S43: The death penalty should be an option for the most serious crimes.

No explanation needed.

S44: In a civilised society, one must always have people above to be obeyed and people below to be commanded.

Odd statement. A naturally thing is to think of it like a ladder. This introduces the logical consequence is that there must be a bottom rung and a top rung, so the statement could hold true for N-2 individuals. But there’s no requirement that there be a ladder structure, so it can hold true for all N individuals. The problem I see with this is accountability. When someone screws up, whose fault is it? Well if it’s not their fault, it’ll wind up being everybody’s fault through chains of command.

At the core though, I think it’s a promotion of class structure.

S45: Abstract art that doesn’t represent anything shouldn’t be considered art at all.

Personal opinion – no explanation needed.

S46: In criminal justice, punishment should be more important than rehabilitation.

So the criminal justice serves two purposes. To rehabilitate those that have broken the law (if possible) and later release them into society after they have learned their lesson (and their crime wasn’t too… terrible?). The other purpose is to remove dangerous entities from society. Of course the easiest way to remove these dangerous entities is to kill them but that would be inhumane. So they live out their lives in concrete boxes.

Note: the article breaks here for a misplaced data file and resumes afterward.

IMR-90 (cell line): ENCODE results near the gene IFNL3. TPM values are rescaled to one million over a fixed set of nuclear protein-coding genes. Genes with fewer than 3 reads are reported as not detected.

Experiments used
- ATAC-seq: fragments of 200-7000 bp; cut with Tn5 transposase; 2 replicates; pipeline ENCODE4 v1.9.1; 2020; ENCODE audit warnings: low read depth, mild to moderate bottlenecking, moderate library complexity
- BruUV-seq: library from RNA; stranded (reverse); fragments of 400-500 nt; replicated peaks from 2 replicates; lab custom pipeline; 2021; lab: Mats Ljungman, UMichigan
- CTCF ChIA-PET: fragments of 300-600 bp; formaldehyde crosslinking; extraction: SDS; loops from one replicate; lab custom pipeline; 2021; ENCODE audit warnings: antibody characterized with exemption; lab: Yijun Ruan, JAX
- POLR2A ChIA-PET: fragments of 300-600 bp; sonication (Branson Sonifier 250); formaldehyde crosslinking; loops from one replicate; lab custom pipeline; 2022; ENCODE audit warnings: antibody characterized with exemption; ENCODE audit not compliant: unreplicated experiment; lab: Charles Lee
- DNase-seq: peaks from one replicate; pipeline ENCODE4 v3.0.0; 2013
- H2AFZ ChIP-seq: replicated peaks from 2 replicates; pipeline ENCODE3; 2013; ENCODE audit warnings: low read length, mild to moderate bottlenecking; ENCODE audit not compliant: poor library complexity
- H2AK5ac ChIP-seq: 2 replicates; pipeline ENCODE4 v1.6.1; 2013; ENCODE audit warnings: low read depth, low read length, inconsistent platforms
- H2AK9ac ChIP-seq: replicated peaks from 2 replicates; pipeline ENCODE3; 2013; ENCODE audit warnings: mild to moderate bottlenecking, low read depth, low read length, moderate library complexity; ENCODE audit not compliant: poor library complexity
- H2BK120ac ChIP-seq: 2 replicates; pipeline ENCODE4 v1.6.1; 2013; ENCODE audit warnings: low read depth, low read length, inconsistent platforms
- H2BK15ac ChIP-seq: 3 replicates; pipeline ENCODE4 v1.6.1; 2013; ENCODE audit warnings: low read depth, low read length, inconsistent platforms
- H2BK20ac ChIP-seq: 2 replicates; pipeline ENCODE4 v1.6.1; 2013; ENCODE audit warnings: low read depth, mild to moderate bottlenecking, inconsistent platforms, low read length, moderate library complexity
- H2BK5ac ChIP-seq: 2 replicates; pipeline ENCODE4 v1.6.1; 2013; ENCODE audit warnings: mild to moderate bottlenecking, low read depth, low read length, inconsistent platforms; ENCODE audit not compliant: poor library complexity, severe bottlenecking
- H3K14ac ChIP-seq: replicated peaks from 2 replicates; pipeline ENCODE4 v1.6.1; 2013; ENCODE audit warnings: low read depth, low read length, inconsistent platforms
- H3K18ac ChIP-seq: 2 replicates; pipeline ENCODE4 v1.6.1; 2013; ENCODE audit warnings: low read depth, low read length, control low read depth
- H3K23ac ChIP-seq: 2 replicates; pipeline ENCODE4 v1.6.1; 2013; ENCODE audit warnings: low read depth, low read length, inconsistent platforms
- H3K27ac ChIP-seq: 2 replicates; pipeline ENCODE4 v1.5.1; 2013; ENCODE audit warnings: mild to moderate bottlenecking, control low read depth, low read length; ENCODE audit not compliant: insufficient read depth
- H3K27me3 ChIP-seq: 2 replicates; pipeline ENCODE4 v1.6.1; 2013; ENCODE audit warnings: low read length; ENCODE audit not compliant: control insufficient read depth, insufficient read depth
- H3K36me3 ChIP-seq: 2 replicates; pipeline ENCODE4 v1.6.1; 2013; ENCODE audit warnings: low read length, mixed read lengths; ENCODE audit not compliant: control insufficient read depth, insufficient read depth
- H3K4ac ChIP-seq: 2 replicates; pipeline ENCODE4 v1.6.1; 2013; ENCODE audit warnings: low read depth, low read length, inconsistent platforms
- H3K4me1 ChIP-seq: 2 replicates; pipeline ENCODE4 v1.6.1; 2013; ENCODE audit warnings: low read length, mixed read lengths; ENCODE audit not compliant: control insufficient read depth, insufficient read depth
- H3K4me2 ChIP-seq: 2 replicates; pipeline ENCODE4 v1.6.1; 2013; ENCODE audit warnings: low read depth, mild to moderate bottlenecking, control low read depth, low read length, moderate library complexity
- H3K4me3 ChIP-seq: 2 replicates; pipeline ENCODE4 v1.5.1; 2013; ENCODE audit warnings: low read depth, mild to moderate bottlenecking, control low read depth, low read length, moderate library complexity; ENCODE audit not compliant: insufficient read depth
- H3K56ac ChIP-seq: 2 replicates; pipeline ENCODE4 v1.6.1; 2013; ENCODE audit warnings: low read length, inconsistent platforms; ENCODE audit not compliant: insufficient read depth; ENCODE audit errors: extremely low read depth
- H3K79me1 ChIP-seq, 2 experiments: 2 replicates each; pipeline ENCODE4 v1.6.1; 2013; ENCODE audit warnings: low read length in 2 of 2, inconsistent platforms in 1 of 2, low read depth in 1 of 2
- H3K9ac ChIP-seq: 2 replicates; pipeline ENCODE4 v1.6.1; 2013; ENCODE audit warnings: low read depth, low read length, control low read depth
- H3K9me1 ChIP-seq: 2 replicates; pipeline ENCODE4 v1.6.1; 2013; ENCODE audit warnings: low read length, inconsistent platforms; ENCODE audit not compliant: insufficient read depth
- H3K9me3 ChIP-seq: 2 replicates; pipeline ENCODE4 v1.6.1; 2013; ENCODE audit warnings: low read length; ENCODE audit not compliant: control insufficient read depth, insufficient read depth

Your answer to this question probably lies within how you view lawbreakers. If you see them as people that have disrupted the order and need to be punished, then you probably want the focus to be on punishment. If your focus is more on what causes people to commit crime, you probably want rehabilitation.

S47: It is a waste of time to try to rehabilitate some criminals.